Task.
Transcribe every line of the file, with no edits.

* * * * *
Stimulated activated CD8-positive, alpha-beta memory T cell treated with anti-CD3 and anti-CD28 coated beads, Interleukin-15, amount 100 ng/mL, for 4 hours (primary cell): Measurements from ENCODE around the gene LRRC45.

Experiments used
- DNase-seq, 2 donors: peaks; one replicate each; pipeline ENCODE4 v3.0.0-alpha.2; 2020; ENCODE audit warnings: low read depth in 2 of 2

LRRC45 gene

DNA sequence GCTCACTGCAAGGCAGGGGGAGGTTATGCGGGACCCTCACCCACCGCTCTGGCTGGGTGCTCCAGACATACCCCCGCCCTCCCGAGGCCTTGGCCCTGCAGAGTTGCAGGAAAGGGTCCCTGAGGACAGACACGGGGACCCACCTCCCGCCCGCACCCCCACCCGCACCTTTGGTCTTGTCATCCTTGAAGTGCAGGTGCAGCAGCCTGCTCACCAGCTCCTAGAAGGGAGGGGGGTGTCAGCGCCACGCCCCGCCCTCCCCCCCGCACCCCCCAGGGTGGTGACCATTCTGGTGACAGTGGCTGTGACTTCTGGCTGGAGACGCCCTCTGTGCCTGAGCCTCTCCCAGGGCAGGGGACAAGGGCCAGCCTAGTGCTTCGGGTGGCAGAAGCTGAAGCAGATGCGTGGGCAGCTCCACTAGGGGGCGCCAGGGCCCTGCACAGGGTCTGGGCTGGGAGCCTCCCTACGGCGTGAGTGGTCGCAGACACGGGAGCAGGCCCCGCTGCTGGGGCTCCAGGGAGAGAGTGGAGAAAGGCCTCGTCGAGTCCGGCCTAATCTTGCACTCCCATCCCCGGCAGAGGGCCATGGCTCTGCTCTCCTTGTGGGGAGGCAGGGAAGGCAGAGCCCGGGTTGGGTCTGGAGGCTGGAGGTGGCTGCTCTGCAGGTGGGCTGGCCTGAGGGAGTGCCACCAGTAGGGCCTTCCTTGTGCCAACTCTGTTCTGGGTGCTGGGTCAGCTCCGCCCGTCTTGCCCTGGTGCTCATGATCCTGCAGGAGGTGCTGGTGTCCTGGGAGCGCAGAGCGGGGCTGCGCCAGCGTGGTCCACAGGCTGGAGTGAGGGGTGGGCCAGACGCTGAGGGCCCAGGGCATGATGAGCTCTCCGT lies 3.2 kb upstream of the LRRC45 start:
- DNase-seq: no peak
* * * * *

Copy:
Stimulated activated CD8-positive, alpha-beta memory T cell treated with anti-CD3 and anti-CD28 coated beads, Interleukin-15, amount 100 ng/mL, for 4 hours (primary cell): Measurements from ENCODE around the gene LRRC45.

Experiments used
- DNase-seq, 2 donors: peaks; one replicate each; pipeline ENCODE4 v3.0.0-alpha.2; 2020; ENCODE audit warnings: low read depth in 2 of 2

LRRC45 gene

DNA sequence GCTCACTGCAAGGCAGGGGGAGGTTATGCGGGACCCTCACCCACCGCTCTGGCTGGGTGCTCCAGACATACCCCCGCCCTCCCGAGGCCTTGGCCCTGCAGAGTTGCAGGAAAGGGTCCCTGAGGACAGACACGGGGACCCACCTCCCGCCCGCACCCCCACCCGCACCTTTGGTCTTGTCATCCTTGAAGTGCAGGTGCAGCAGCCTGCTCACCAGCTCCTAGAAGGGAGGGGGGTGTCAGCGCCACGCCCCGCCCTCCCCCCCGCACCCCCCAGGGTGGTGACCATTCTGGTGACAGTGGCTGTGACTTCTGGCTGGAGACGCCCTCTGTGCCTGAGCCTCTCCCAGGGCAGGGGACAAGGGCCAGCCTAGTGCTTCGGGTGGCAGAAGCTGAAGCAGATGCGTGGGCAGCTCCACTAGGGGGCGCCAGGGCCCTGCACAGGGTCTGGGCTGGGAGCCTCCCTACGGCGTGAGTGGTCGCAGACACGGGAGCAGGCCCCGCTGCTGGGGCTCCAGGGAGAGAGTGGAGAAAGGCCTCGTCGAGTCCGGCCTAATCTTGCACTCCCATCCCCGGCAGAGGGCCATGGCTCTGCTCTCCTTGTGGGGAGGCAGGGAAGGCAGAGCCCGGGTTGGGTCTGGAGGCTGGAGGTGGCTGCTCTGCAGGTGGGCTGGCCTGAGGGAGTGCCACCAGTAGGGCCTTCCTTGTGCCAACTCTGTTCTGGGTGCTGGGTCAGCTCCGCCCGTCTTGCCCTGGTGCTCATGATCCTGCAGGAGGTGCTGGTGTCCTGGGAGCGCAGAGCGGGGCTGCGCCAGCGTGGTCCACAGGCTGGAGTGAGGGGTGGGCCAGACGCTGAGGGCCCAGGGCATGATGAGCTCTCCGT lies 3.2 kb upstream of the LRRC45 start:
- DNase-seq: no peak